It has also been demonstrated that autistic brains are swollen. If children with autism tend to have recessed jaws that predispose them to not only compression of the airway with OSA, but also compression of their jugular veins preventing easy egress of cerebrospinal fluid (CSF), then this brain swelling becomes more clinically significant and may raise intracranial pressure.
Since the acceptance of my paper for publication, several articles were published which support my hypothesis. In 2013, Shen et al. at the MIND Institute published a study that demonstrated increased extra-axial fluid in infants who later developed autism. They concluded that this suggests an imbalance between CSF production and CSF drainage in these infants. Increased extra-axial fluid has also been seen in children with intracranial hypertension. In intracranial hypertension, the increased pressure is present in this extra-axial space surrounding the brain, pushing in on the brain, as opposed to in hydrocephalus where the increased pressure is present in the ventricles, pushing out on the brain. In December of 2012, Lemonnier et al. published a study demonstrating that bumetanide can be helpful in children with autism, improving autism rating scores and social functioning. Bumetanide is a loop diuretic that has also been used in children with intracranial hypertension, to reduce intracranial pressure. Diuretics are a mainstay of treatment in intracranial hypertension.
There is another piece of data that is more anecdotal at present. It has been reported that people with intracranial hypertension can have photophobia, and phonophobia: increased sensitivity to light and sound. (Dr. Park has also noted in his first book that he sees these characteristics in his SDB patients.) It does not seem to be generally acknowledged however, that most people with intracranial hypertension are significantly sensory defensive. I know this from knowing a great many of them. Almost 180 of them have compiled their symptoms on this spreadsheet.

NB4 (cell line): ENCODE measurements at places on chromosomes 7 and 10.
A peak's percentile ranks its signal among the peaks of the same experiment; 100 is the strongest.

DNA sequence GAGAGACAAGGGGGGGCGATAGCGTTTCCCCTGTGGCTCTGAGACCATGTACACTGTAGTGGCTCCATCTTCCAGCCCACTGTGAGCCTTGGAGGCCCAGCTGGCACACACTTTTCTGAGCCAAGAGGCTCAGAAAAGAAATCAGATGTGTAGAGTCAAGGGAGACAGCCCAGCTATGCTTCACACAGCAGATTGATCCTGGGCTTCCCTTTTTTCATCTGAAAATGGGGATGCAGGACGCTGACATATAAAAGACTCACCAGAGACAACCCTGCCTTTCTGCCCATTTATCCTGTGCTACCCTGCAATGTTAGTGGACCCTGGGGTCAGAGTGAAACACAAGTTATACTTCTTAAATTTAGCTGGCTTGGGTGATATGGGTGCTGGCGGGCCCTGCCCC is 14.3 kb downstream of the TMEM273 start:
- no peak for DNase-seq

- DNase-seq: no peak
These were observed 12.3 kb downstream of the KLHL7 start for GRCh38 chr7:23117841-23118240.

If one believes this data, then 79% of patients with intracranial hypertension have auditory hypersensitivity, 33% of patients with intracranial hypertension have olfactory hypersensitivities, and 50% of patients with intracranial hypertension have sensitivity to proximity. These are very similar to the prevalence of these different types of sensory disorders among autistic children.
I believe that all of these correlations demand further investigation. It has never been determined that children with autism have normal intracranial pressures, and it has never been determined that the majority of autistic children do not have sleep-disordered breathing. Miano et al. in 2010 stated that it is not possible to conclude how significant OSA might be in causing insomnia in autism because most autistic children do not get sleep studies. Add to this the difficulties encountered in diagnosing mild sleep-disordered breathing at your average sleep lab, and it is likely to take a century before we figure out the answers to these questions. Given that it has been predicted that in ten years 50% of all children born will develop autism, we don’t have too much time.
It has been demonstrated that the degree of symptoms in SDB is inversely proportional to the AHI, therefore I believe that we need to start taking mild SDB very seriously and figure out how to diagnose it outside of the most elite university sleep centers. Given the amount of circumstantial evidence arguing for the ASD/OSA hypothesis, I think that autism researchers must rise to the challenge and rule it out formally before it is dismissed.
If you have a child with autism, does your child show the subtle signs of sleep-disordered breathing? Can you hear his breathing when he sleeps? Does he snore sometimes? Does he wake frequently? Does he sleep with his mouth open and head extended? Is he a restless sleeper? Does he fall asleep during the day? Does he have a small lower jaw (“pixie” face)?
If you are an adult with autism, do you get headaches? Do you hear whooshing sounds in your ears? Do you have visual complaints (symptoms of intracranial hypertension)?
If you are a mother of a child with autism, do you have OSA or symptoms of sleep-disordered breathing? Did you have signs of worsening SDB during your pregnancy?